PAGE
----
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Bat's tongue a showpiece of feeding efficiency

Wednesday, May 08, 2013 - 01:22

May 8 - Researchers at Brown University have unravelled the secrets of the fruit bat's efficiency in collecting nectar from plants. Using a high speed camera, the scientists have shown that the bat's tongue becomes engorged with blood and changes shape to become a mop-like tool the animal uses to draw nectar into its mouth. Ben Gruber has more.

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According to researchers at Brown University, this is one of nature's most perfectly evolved organs. It's the erect tongue of a bat, engorged with blood and covered with bristles to maximize its ability to collect nectar. Using a high speed camera, the researchers were able to record for the first time, a fruit bat's tongue changing shape to become the ideal tool for harvesting nectar from a plant. After filling with blood the bat's tongue increases in length by up to 50 percent. And under closer inspection, the researchers observed the tiny bristles that line the bat's' tongue also change shape during feeding. Up until now these tiny hair-like structures were thought lie dormant when the bat fed. But the researchers have discovered that they actually extend, increasing the surface area of the tongue and turning it into an instrument resembling a mop. The researchers believe that the tongue has evolved this way to decrease the time and energy required for the bat to hover and feed. But they also believe their bat tongue study could lead to scientific advances for humans, such as the creation of miniature surgical robots that could unclog arteries... with the same efficiency of a fruit bat sucking up its nectar.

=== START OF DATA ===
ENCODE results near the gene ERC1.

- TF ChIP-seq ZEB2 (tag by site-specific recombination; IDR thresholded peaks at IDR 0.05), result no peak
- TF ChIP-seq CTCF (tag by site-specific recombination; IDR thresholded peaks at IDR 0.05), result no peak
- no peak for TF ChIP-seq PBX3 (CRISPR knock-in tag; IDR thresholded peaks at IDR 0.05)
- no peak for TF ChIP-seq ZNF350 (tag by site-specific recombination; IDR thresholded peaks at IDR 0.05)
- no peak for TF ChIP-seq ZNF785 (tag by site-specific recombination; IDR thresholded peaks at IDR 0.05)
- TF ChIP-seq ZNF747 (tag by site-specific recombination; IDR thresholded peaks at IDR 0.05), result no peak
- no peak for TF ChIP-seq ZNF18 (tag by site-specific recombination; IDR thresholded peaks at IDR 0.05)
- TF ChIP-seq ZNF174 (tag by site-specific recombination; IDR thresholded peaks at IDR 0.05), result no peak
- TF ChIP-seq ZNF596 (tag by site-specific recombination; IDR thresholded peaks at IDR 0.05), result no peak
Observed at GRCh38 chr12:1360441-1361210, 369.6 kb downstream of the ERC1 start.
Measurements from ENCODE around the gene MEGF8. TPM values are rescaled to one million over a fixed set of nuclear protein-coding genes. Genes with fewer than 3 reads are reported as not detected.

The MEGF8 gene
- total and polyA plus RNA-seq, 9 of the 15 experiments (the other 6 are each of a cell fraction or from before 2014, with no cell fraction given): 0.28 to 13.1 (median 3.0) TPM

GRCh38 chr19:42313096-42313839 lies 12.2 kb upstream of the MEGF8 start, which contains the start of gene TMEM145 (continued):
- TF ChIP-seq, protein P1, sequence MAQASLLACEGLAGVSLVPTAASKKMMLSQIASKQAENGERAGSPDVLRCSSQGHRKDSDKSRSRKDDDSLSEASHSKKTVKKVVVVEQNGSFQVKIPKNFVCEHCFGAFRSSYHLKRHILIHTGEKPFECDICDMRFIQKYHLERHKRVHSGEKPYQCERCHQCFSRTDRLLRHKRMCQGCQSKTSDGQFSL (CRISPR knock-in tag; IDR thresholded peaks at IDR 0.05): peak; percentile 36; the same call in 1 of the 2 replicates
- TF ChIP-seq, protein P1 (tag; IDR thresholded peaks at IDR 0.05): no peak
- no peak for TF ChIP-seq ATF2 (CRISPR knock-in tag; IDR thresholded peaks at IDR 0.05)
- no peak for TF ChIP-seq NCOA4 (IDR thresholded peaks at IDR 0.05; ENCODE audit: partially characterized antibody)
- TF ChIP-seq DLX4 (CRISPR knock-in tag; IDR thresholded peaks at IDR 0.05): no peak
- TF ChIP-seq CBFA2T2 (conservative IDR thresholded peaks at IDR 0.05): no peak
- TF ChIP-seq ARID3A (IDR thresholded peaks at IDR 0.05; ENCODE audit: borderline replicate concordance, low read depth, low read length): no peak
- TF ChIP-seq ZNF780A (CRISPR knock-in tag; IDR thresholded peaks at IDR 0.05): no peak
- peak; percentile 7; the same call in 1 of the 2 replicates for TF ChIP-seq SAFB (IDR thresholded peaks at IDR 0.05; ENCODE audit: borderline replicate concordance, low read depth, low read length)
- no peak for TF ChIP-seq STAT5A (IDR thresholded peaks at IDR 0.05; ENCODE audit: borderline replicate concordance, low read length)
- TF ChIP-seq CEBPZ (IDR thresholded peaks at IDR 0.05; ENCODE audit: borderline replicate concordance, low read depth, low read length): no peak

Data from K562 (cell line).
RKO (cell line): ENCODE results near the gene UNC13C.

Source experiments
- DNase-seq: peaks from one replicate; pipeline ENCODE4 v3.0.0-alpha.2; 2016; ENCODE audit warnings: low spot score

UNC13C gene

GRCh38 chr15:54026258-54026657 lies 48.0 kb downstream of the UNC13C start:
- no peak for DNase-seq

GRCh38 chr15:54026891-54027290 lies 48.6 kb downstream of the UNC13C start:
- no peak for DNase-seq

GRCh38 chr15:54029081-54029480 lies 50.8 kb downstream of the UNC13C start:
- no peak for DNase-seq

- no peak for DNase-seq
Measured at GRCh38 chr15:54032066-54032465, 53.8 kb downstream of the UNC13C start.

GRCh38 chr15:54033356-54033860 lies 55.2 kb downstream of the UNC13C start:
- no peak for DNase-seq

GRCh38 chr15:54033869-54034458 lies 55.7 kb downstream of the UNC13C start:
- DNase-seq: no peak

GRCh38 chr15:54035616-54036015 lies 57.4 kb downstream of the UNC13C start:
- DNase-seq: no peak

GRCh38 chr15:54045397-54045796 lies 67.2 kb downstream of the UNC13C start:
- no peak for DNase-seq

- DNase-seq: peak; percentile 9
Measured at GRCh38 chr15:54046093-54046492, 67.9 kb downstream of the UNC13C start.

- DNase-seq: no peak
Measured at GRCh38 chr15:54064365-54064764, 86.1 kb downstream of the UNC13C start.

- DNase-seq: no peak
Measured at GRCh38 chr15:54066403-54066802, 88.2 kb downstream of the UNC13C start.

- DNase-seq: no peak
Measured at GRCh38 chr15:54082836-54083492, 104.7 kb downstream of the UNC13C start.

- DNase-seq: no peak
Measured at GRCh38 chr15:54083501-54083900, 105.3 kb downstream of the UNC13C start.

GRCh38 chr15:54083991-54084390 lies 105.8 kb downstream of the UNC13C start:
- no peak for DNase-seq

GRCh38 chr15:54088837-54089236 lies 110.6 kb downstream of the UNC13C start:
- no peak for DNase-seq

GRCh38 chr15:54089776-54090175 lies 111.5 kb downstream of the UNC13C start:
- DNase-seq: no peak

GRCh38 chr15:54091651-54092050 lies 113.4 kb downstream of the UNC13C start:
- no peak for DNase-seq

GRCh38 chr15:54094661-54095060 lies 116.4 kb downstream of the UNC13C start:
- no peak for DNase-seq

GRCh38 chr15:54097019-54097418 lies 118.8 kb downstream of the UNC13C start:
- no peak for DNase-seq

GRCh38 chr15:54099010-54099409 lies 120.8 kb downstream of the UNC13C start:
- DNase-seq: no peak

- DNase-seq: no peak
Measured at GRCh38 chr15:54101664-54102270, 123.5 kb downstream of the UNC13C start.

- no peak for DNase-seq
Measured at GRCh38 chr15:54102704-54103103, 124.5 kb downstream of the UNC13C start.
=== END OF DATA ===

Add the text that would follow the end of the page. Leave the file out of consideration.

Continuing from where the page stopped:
Bat's tongue a showpiece of feeding efficiency

Wednesday, May 08, 2013 - 01:22

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